WOOLWORTH CHANGES NAME, UNVEILS EXPANSION PLANS

Byline: Mary Hurley

WATERTOWN, Mass. — At an eventful annual meeting here Thursday, Woolworth Corp. officially changed its name to Venator Group Inc., showcased its Foot Locker prototype, nixed a proposal to get out of Germany and disclosed expansion plans.
The Foot Locker prototype, launched last November here at the Arsenal Mall near Boston, site of a former bomb factory, “is a major initiative for us,” said Roger N. Farah, chairman and chief executive officer of Venator. “We think it really sets us apart from other industry players.”
The prototype combines three of the company’s athletic specialty chains under one roof, Foot Locker, Lady Foot Locker and Kids Foot Locker. Shareholders sat near the 11,000-square-foot store, in front of the scoreboard from the old Boston Garden, home of the Celtics and Bruins. The scoreboard hangs from the mall’s roof and bears the Foot Locker logo.
The interlocking stores have distinctive looks and lots of energy, with pulsating music and flashing videos. At Kids Foot Locker, there’s an oversized representation of a kid’s closet dominated by a Godzilla-inspired basketball net and giant ball. Lady Foot Locker, on the other hand, has a soothing ambience, with H20 spa products and comfortable teal chairs for reading cookbooks being sold, such as the American Heart Association’s “Quick and Easy Cookbook.”
Currently, the company operates six remodeled Foot Locker formats. More than 300 are planned to be operating by year’s end, with a handful featuring the larger, three-in-one format.
The Venator name was announced in April and approved by shareholders at the meeting, despite opposition from Greenway Partners, one of the company’s largest shareholders, with a 6 percent stake.
“A major disappointment,” was what Gary K. Duberstein, Greenway’s managing director, said of the Venator name. He urged the company to “rethink” the name change and consider using The Sports Authority, the sporting goods and athleticwear chain that Venator acquired for $750 million last month. That name more accurately reflects the company’s current focus on athletic-inspired products, Duberstein said.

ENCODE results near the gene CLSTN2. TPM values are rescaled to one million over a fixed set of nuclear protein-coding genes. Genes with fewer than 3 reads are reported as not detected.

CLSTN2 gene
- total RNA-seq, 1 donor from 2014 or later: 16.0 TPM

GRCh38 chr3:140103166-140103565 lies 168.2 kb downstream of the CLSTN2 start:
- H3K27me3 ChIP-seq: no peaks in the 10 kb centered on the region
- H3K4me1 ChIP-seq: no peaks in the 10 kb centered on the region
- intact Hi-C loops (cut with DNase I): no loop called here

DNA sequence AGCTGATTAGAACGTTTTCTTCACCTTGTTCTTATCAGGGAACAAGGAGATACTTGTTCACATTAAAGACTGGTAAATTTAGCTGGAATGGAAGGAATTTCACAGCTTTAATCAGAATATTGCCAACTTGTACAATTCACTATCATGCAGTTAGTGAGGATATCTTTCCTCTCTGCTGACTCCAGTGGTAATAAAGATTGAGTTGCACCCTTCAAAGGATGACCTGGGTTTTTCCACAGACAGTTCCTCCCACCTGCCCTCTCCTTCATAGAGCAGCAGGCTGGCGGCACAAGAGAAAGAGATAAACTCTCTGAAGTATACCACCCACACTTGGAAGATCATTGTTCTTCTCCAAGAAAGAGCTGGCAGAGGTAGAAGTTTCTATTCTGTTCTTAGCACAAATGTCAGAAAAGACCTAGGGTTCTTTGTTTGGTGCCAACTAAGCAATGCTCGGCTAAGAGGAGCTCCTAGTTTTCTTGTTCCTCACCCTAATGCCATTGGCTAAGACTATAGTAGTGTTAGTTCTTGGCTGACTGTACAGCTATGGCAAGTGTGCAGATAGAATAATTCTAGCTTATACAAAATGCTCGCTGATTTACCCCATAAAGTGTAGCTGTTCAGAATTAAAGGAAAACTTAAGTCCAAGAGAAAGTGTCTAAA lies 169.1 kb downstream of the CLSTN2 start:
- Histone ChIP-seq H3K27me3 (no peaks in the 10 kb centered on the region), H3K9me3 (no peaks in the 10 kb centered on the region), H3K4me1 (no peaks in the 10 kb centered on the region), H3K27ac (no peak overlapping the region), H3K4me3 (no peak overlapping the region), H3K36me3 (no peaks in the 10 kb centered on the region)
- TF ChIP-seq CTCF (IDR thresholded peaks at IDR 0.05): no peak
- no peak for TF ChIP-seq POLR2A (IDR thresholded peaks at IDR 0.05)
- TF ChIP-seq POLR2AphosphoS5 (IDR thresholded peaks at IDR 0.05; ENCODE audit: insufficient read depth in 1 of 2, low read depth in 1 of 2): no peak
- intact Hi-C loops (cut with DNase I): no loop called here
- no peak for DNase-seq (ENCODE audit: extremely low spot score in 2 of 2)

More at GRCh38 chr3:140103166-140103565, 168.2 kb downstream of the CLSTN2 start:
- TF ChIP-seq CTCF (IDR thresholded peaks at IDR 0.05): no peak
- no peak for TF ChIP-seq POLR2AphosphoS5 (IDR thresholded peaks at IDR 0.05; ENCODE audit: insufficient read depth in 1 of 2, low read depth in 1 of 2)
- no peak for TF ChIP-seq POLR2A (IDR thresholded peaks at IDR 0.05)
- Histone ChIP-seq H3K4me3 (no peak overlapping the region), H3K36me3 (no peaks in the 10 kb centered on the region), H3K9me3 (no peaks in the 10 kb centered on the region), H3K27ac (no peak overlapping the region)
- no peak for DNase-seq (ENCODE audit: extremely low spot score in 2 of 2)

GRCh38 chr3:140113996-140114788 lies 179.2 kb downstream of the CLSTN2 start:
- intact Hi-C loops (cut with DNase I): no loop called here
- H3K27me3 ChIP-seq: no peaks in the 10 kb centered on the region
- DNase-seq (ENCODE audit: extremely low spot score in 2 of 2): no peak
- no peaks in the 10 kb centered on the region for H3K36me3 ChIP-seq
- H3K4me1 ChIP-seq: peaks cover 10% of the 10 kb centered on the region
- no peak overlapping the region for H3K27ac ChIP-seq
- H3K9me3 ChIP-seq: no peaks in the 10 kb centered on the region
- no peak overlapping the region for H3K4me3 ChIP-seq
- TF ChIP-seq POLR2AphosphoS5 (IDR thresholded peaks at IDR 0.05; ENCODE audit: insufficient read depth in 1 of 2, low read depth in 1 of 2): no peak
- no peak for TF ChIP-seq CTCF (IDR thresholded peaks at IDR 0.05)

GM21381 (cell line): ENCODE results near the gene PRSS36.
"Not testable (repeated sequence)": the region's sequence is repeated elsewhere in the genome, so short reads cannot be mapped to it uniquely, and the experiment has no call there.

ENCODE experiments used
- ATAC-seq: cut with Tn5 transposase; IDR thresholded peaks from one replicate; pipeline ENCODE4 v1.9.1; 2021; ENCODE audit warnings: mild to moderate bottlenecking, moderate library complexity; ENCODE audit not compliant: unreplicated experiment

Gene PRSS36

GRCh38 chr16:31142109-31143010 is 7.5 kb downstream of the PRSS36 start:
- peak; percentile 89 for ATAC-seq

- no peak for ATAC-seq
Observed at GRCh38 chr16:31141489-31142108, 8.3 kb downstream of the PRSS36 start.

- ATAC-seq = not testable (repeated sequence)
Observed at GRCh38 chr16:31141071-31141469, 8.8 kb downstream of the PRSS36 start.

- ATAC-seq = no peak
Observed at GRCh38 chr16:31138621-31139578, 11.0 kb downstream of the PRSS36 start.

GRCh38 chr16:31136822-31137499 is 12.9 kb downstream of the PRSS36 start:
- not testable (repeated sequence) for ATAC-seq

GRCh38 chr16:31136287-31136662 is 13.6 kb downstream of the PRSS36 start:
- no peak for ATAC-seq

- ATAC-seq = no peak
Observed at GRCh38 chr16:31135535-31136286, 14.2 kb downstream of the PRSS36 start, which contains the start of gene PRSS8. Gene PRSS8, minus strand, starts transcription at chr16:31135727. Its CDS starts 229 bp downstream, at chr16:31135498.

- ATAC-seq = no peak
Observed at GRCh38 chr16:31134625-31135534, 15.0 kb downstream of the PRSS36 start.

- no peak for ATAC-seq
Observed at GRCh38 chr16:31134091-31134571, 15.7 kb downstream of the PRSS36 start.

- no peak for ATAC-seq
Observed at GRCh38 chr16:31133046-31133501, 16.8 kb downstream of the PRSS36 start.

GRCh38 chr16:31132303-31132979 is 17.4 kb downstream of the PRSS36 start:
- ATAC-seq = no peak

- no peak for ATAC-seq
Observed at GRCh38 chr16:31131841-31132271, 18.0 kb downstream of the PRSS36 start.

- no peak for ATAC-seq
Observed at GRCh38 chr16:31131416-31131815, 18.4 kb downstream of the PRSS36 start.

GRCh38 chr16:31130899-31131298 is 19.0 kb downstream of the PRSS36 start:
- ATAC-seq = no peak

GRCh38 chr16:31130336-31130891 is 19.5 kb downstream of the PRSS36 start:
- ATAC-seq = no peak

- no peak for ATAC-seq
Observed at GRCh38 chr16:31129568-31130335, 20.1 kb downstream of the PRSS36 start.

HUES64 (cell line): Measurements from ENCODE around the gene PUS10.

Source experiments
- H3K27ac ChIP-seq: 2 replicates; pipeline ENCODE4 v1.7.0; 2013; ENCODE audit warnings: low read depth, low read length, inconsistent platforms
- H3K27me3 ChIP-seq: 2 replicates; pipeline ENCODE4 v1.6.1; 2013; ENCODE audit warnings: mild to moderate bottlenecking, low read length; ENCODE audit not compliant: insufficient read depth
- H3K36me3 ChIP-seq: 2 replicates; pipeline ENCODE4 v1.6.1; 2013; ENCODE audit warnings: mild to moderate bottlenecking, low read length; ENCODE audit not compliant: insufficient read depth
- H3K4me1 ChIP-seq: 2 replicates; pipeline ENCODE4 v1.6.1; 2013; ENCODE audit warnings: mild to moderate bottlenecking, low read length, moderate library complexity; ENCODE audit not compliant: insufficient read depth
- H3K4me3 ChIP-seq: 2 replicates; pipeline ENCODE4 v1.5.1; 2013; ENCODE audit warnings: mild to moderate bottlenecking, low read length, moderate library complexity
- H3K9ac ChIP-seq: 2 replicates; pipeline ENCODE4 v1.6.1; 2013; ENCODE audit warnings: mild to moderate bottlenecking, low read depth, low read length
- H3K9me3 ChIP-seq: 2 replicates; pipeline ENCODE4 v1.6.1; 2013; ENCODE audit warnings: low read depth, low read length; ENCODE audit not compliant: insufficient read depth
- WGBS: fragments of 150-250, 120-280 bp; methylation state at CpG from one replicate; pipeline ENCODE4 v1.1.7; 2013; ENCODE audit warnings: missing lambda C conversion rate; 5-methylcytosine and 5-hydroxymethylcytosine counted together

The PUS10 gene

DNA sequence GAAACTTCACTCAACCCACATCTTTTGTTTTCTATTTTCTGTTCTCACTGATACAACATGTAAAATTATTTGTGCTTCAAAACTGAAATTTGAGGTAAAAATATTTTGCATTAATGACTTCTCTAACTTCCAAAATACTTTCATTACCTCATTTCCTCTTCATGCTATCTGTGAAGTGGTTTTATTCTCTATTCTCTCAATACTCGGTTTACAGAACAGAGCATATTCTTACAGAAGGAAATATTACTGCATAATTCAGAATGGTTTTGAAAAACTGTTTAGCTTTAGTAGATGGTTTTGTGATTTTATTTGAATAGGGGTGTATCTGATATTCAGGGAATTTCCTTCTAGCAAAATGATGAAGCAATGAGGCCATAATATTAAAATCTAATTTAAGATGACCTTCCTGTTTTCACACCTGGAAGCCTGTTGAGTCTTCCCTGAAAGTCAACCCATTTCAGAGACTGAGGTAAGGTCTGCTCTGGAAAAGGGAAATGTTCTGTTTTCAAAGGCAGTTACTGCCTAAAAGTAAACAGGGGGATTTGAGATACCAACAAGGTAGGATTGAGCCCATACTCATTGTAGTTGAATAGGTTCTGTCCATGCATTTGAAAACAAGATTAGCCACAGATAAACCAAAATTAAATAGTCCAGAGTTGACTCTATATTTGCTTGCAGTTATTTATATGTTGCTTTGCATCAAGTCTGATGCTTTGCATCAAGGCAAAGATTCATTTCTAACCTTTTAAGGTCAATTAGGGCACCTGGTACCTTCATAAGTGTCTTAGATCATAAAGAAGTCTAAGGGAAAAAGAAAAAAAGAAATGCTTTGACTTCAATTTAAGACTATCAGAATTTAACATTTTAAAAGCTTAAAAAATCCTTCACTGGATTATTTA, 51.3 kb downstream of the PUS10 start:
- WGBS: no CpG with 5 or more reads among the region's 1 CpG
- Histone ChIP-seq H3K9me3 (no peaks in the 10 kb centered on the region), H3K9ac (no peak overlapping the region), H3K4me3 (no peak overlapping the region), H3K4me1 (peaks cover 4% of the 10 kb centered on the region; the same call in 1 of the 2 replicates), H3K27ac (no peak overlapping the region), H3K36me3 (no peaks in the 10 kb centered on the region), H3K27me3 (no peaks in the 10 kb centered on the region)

“If this is the name that was chosen, I shudder to think what names were discarded,” he noted. He said the Venator name, “at present, conveys nothing. There may be a few Latin scholars who know what it is, but I don’t think there are enough Latin scholars out there to sustain present sales.”
But Farah defended the name, telling shareholders, “The Woolworth name no longer reflected who we are. We’re excited about the name. We hope you are.” Farah contended that Venator, Latin for “sportsman,” is an appropriate name for the company.
“It is sad,” he added, “when a business and a name moves on. It is also sad when a business hasn’t been successful in 30 years.”
He was also bullish on The Sports Authority acquisition. The 202-store chain, which recorded $1.5 billion in sales last year, “is clearly the vehicle for us,” he said. “It helps us diversify,” from primarily footwear. “The Sports Authority today has just touched the surface of what the potential could be.”
Farah estimated that 10-12 former Woolworth stores will be converted into Sports Authority this year.
Sports Authority makes up 22 percent of the company’s athletic specialty sales, he said. The Athletic Group, the company’s largest and most profitable business, makes up 57 percent of specialty sales and operates 3,588 stores worldwide, including 3,083 stores in the U.S., located primarily in regional malls. The group includes Foot Locker, Lady Foot Locker and Kids Foot Locker, plus Champs Sports and Eastbay Inc., a direct marketer of athletic merchandise acquired by the company in January 1997.
The Athletic Group had worldwide sales of $3.7 billion in 1997, an increase of $108 million or 3 percent, from 1996.
Farah said that Venator has a “very aggressive” $1 billion, three-year capital program. By the year 2000, the company expects that nearly half of its 7,200 stores will be “less than three years old,” he said.
“We need to catch up with our new stores to get ahead of our customers,” he said. “It should have a significant impact on our results.”
In 1998, the company plans to spend more than $300 million for 719 new stores and 582 remodels.
Shareholders also nixed a proposal by Greenway to sell the general merchandise operations in Germany for a stock buyback. Alfred Kingsley, Greenway senior managing director, said the company should dispose of all noncore businesses. “This is a fantastic opportunity to become a pure athletic company,” Kingsley said, citing the general merchandise business as the reason why company stock is “underperforming.”

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